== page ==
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Covisint, Commerce One Make a Billion Dollar Deal

Covisint -- an e-business developed by DaimlerChrysler, Ford, General Motors, Nissan and Renault -- Tuesday firmed up a $1.26 billion deal with ecommerce solutions provider Commerce One.

The agreement calls for Commerce One to provide the emarketplace procurement infrastructures for Covisint's online automotive parts exchange. To date, Commerce One has powered more than $1.5 billion in transactions for Covisint and its trading partners General Motors and DaimlerChrysler.

By inking the agreement, Commerce One becomes a key technology partner in the online exchange, while founders GM and Ford each receive 14.4 million Commerce One shares, which are valued at $630 million apiece. Half the shares for each company will be held in escrow until 2002, releasable to Ford and GM upon satisfaction of certain conditions. Otherwise, the shares will not be released until 2004.

Further, Commerce One will provide many of the technologies to run the Covisint exchange in return for undisclosed cash for consulting services and a share of the exchange's recurring revenue, according to Dan Jankowski, a spokesperson for Covisint.

"The arrangement with Commerce One is good for Covisint and for Covisint's customers," Jankowski said. "The importance of this relationship is it ensures that our customers get the best solutions in the marketplace."

The deal comes on the heels of Monday's announcement that Covisint has become a multi-member joint venture known officially as Covisint, LLC, with DaimlerChrysler AG, Ford Motor Company, General Motors, Nissan, Renault, Commerce One and Oracle as members. As a corporate entity, the company can now begin charging for participation in online auctions.

Both Commerce One and Oracle are getting 2 percent equity stakes in Covisint, according to Jankowski. Oracle Corp., which comes to the venture as part of its alliance with Ford, provides such functions such as database management and security.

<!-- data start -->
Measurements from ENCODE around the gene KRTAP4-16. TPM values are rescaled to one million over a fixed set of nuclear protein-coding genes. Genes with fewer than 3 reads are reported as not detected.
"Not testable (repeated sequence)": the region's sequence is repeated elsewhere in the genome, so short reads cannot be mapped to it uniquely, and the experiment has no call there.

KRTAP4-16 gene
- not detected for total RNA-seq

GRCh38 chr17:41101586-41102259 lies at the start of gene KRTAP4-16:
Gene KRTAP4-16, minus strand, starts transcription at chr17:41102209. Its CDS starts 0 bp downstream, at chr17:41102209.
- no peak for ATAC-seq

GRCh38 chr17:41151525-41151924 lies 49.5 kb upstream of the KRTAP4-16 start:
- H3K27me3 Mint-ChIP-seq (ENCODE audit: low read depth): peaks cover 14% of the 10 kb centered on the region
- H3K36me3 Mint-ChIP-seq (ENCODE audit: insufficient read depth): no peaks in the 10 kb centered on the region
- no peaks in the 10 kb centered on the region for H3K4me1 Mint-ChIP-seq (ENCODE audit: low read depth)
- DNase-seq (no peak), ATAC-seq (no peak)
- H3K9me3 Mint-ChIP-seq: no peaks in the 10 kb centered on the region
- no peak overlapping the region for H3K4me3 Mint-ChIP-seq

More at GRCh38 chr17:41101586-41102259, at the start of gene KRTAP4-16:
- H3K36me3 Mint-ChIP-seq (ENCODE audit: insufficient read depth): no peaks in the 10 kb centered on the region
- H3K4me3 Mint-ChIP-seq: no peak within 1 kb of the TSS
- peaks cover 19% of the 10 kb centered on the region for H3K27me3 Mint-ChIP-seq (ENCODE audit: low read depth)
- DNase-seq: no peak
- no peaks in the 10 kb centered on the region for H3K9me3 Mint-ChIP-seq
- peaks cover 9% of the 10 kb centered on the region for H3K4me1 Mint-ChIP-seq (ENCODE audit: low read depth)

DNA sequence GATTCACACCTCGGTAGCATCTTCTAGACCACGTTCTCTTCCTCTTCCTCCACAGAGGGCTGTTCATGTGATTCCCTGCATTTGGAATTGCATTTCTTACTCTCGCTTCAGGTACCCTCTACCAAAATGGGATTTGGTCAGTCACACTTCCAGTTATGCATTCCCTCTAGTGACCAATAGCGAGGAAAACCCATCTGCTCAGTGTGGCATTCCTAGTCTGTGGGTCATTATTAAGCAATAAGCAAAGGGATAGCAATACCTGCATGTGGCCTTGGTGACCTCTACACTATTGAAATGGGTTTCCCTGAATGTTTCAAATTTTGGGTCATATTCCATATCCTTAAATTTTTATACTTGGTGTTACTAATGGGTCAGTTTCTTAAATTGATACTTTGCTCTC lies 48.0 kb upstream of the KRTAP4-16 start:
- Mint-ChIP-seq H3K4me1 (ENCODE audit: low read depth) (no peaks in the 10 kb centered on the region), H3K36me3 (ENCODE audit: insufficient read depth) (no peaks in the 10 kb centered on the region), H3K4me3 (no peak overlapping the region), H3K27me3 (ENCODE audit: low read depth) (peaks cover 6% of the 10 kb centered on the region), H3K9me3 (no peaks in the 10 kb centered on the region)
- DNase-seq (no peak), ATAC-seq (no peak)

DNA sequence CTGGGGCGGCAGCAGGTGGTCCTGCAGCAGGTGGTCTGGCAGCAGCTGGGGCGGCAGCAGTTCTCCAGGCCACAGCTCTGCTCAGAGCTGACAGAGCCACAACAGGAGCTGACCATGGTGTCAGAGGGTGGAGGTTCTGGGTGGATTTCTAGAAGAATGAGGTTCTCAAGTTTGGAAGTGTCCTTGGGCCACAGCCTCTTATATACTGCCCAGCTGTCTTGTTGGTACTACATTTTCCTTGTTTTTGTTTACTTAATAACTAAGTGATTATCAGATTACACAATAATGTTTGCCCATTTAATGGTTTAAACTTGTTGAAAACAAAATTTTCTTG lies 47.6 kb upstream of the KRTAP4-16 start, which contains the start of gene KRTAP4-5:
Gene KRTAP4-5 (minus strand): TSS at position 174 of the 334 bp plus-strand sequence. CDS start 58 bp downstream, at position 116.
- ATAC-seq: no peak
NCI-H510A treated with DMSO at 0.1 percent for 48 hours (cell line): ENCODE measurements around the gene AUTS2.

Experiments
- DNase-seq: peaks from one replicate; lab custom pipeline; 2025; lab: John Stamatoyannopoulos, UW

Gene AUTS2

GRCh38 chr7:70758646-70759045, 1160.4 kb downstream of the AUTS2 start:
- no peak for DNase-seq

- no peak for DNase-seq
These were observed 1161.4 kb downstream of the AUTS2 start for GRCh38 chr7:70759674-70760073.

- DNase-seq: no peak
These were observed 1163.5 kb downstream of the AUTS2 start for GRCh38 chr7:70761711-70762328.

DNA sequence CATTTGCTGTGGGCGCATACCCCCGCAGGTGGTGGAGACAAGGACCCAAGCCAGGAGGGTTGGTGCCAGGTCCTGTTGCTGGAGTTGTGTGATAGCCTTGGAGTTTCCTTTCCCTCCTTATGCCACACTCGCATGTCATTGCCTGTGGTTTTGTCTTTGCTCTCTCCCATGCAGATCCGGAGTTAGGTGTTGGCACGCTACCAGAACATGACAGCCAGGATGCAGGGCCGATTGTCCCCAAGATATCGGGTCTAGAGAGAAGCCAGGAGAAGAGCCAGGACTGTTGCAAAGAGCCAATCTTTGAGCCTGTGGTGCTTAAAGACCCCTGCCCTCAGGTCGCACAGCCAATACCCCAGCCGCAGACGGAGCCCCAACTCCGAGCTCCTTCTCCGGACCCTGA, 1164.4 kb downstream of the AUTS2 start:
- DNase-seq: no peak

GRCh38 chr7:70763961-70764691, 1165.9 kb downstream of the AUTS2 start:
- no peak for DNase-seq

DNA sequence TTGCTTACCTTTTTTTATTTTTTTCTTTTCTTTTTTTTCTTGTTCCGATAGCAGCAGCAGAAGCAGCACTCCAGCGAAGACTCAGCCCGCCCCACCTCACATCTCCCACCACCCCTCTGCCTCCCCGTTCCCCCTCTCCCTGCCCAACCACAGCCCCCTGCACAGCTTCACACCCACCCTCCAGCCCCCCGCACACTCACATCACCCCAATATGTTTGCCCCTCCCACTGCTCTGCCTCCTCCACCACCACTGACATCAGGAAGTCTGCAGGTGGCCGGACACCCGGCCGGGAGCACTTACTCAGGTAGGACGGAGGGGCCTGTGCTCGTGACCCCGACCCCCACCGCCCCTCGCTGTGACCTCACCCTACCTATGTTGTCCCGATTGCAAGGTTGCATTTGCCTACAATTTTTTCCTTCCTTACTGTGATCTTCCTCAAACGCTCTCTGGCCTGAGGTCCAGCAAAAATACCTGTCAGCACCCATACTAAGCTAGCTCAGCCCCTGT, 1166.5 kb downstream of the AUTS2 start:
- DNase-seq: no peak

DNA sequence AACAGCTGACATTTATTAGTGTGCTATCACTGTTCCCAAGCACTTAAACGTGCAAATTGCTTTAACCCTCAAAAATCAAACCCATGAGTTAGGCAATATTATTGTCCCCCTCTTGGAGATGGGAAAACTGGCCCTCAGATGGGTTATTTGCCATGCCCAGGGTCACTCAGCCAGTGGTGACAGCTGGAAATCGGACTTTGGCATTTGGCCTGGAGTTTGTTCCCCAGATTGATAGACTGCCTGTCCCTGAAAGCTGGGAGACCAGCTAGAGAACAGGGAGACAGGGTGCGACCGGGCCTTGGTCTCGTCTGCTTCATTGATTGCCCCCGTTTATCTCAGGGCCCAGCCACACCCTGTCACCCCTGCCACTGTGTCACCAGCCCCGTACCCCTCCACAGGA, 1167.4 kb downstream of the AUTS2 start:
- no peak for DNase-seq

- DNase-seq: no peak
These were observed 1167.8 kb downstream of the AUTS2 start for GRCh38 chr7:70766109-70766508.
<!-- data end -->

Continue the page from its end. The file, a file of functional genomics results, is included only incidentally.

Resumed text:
While it is an outstanding day for Commerce One, it may not be the best for Oracle, noted Thilo Koslowski, senior analyst, ebusiness, automotive, at the Gartner Group. "It does not surprise me that Commerce One is the leader in this deal," he said. "The two companies have two different approaches. You really need to have one infrastructure in place and make sure that infrastructure can work with the legacy systems of the suppliers."

"B-to-b tech vendors like CommerceOne commonly take equity in marketplaces they power, so the structure of the deal is no surprise. The dollar amount is huge, however," observed Tim Clark, senior analyst, Jupiter Research. "The deal clearly signals that CommerceOne, not Oracle, is Covisint's as its key technology partner. But don't be surprised if Oracle checks in soon with its own cross-investment deal."

The establisment of an online auto parts exchange is significant because it represents a new and different way of linking technology companies with bricks and mortar companies, noted Lisa Williams, an analyst with The Yankee Group. "For 30 years the software industry had one business model: sell lincenses and install software at the customer site," she said.

"Now, we are deploying software meant to be used over the Internet by multiple companies with new and exotic ownership provisions, even extending to customers owning a bit of the software company itself, and the software company, in turn, owning a bit of the marketplace.

"Covisint is not just an experiment to see how automotive companies can better manager their supply chain," she said. "It is an experiment to let us see what the future of the software industry might look like."

Covisint also levels the playing field within the auto exchange arena, noted Rico Digirolamo, Covisint interm CEO."We are moving forward and we are poised to address smaller suppliers and get them signed up with us," he said. "We are prepared to get the suppliers on t